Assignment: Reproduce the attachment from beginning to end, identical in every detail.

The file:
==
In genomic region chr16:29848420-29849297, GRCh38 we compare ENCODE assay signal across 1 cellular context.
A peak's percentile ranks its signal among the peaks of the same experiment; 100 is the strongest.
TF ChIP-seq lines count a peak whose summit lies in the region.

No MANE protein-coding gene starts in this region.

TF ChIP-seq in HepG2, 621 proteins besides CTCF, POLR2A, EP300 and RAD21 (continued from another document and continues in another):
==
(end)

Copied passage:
In genomic region chr16:29848420-29849297, GRCh38 we compare ENCODE assay signal across 1 cellular context.
A peak's percentile ranks its signal among the peaks of the same experiment; 100 is the strongest.
TF ChIP-seq lines count a peak whose summit lies in the region.

No MANE protein-coding gene starts in this region.

TF ChIP-seq in HepG2, 621 proteins besides CTCF, POLR2A, EP300 and RAD21 (continued from another document and continues in another):